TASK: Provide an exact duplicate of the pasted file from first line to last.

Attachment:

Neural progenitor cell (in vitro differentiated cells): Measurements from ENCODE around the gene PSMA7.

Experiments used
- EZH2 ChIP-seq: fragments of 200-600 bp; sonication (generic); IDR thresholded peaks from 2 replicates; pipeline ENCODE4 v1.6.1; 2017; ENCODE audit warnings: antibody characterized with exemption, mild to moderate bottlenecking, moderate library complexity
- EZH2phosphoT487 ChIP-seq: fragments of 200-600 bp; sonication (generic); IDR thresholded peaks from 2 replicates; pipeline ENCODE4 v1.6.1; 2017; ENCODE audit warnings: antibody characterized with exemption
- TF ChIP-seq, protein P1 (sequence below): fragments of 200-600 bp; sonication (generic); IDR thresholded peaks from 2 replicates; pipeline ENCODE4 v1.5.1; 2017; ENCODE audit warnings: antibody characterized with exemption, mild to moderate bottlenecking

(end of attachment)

Neural progenitor cell (in vitro differentiated cells): Measurements from ENCODE around the gene PSMA7.

Experiments used
- EZH2 ChIP-seq: fragments of 200-600 bp; sonication (generic); IDR thresholded peaks from 2 replicates; pipeline ENCODE4 v1.6.1; 2017; ENCODE audit warnings: antibody characterized with exemption, mild to moderate bottlenecking, moderate library complexity
- EZH2phosphoT487 ChIP-seq: fragments of 200-600 bp; sonication (generic); IDR thresholded peaks from 2 replicates; pipeline ENCODE4 v1.6.1; 2017; ENCODE audit warnings: antibody characterized with exemption
- TF ChIP-seq, protein P1 (sequence below): fragments of 200-600 bp; sonication (generic); IDR thresholded peaks from 2 replicates; pipeline ENCODE4 v1.5.1; 2017; ENCODE audit warnings: antibody characterized with exemption, mild to moderate bottlenecking